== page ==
The keynote speaker for this year’s conference was Lieutenant Governor Tim Murray of Massachusetts.  Mr. Murray highlighted the importance of the monumental health care reform in Massachusetts that occurred under his administration.  Additionally, he reminded attendees of the importance of engaging and working with our surrounding communities in order to truly be effective physician-leaders.  The University of Massachusetts did an absolutely outstanding job in putting on a successful, practical, and innovative conference that will surely influence how we go out and practice in our communities in the future.

Committed to Service
SNMA’s Region VII has been enthusiastic about serving their community. The commitment of each and every chapter has been broadcasted through their acts of service. The students have worked tirelessly to fulfill the national protocols. Focusing on the Healthy People 2010 initiative, almost all of the chapters have hosted or participated in a health fair in order to educate and serve the people in the trenches of the cities and towns. Our region is determined to uplift New England’s youth, with a strong emphasis on working to expand HPREP and MAPS. Both, the Warren Alpert School of Medicine at Brown University and Boston University School of Medicine have hosted high school and pre-medical students in “Meet the Cadaver” sessions. The University of Massachusetts Medical School (UMass) placed a special emphasis on inspiring young males, with its “Doctor for a Day” with Boys Speak Out and Tag programs.

Harvard Medical School did not forget about the academic component of service as they sponsored Human Body mentoring for students. UMass and Boston University remained socially health conscious, as well. UMass hosted a Health Disparities dinner to enlighten students and faculty on the inequities of health care that members of underserved communities face every day. Boston University took another avenue by working to have a workshop on Cultural Competency be incorporated into the first year curriculum. As you can see, Region VII may be small, but they are making a huge impact with their dedication to service.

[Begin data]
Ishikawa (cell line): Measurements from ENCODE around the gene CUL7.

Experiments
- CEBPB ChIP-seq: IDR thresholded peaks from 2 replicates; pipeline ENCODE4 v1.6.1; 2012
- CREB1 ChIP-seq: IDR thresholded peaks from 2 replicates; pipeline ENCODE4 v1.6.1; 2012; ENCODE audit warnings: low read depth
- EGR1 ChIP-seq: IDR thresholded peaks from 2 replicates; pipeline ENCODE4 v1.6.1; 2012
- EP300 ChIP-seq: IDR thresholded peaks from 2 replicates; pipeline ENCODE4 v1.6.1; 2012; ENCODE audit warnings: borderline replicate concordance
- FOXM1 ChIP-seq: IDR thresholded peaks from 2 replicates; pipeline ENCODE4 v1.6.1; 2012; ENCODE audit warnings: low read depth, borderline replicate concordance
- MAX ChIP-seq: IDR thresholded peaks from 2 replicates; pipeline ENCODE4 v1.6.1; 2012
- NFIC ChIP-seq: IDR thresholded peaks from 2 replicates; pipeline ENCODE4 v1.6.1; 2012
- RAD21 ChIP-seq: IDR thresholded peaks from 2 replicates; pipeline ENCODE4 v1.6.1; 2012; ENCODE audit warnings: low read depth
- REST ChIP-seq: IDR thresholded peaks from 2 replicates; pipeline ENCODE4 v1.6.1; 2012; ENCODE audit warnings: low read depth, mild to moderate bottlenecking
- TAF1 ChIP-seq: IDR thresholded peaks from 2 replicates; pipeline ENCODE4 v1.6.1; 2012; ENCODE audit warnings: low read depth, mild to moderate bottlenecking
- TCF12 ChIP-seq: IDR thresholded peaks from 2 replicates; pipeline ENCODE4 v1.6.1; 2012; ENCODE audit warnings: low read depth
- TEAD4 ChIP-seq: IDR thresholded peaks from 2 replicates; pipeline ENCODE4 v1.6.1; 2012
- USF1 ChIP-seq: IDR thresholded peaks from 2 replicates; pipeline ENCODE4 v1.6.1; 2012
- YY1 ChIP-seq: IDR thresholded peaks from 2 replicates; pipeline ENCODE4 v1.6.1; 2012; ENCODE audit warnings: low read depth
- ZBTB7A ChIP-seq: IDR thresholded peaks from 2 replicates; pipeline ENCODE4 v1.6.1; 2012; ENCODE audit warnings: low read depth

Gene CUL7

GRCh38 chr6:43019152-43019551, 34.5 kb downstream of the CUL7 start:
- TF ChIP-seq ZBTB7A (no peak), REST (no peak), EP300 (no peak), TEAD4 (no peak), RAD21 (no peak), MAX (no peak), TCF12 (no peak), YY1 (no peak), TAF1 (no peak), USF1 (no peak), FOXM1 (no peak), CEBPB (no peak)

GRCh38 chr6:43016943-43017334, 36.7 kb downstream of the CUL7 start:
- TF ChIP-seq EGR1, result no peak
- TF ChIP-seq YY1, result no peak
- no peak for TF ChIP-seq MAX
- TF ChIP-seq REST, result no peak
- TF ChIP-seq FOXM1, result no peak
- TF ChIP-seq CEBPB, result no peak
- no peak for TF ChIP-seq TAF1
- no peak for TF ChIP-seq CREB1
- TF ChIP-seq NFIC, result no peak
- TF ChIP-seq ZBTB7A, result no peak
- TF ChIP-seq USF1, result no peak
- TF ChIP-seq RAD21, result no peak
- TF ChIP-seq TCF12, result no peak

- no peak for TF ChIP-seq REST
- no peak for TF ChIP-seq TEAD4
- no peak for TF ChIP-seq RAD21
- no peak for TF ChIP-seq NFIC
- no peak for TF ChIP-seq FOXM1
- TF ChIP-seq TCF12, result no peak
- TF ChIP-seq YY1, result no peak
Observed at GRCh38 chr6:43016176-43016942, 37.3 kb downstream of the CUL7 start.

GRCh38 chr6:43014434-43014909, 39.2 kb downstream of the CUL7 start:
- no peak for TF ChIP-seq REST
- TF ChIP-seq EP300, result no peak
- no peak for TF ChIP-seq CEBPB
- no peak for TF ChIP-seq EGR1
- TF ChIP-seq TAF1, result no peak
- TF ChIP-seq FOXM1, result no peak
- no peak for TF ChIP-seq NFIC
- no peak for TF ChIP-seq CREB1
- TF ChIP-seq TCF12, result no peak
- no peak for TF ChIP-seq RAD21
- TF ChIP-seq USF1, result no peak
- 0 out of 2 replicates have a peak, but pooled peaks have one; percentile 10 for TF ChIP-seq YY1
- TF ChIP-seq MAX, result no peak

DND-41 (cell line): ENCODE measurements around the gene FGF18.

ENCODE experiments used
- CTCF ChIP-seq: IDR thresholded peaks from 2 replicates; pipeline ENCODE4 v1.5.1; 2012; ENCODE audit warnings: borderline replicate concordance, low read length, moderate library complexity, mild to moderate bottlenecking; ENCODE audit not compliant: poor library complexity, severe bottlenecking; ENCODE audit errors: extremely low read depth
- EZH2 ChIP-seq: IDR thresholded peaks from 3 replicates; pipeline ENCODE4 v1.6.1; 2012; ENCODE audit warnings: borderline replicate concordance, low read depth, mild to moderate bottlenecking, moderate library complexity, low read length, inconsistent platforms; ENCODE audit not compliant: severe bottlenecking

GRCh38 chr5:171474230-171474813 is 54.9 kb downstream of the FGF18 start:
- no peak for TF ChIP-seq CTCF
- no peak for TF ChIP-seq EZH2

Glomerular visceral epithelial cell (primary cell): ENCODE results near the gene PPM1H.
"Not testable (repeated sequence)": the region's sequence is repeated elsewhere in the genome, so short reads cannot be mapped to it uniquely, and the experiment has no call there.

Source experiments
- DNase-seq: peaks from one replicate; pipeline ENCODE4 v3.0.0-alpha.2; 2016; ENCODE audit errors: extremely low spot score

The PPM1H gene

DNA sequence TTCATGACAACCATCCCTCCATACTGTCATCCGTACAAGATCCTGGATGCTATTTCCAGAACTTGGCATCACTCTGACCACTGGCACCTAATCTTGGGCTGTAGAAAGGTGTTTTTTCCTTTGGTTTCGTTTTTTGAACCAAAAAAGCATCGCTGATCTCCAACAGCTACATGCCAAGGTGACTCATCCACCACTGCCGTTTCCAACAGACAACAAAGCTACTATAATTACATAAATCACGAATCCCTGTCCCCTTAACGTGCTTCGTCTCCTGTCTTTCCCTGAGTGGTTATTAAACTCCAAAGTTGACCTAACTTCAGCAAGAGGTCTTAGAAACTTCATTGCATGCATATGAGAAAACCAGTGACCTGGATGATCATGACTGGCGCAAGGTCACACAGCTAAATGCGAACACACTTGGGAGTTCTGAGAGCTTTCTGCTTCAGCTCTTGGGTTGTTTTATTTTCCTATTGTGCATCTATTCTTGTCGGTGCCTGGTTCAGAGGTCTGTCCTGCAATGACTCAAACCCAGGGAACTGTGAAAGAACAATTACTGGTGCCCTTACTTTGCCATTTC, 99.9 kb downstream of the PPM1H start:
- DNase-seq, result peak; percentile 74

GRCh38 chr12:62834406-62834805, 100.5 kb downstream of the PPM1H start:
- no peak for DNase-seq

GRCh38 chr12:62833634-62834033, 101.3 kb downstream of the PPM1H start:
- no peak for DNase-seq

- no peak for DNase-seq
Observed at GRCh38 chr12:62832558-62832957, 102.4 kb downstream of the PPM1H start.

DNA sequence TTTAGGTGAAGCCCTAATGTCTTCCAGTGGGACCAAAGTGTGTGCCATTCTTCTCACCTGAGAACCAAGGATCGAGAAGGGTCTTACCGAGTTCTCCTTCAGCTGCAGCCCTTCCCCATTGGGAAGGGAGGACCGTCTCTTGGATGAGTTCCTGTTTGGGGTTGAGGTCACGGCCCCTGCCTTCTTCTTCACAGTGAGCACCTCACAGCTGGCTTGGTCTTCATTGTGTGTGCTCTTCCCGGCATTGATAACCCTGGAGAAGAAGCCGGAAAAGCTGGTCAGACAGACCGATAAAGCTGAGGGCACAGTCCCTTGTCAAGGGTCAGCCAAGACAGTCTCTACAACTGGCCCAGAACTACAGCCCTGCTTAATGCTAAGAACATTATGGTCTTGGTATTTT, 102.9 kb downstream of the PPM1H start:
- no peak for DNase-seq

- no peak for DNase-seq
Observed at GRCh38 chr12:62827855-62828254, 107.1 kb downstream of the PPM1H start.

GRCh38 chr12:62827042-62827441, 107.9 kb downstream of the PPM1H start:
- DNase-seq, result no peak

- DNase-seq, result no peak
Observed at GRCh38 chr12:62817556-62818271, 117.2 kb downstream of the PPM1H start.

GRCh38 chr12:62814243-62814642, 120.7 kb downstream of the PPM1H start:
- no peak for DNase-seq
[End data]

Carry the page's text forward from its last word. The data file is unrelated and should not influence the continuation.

Student Thoughts
“It was a fulfilling experience to chat with the [premedical] students and know that we made a difference in their perception of what med school is like. They are all capable and motivated people who just need support and a boost of confidence every once in a while – I’m happy and proud that our SNMA chapter was able to provide that for them.”
–Alana Arnold, Tufts University School of Medicine, Chapter President

“In New Haven, most of the elementary schools have discontinued their science programs. So, for a lot of the kids, YSEP was their main introduction to the sciences. I remember one session in which we taught the kids about the brain. At one point I said cerebrum instead of cerebellum, and they quickly corrected me. They were so attentive and bright!  Teaching with YSEP was such a great experience.  If I was not involved with SNMA, I think I may have missed out on [it].”
–Dionne Rudison,  Yale School of Medicine, Region VII Secretary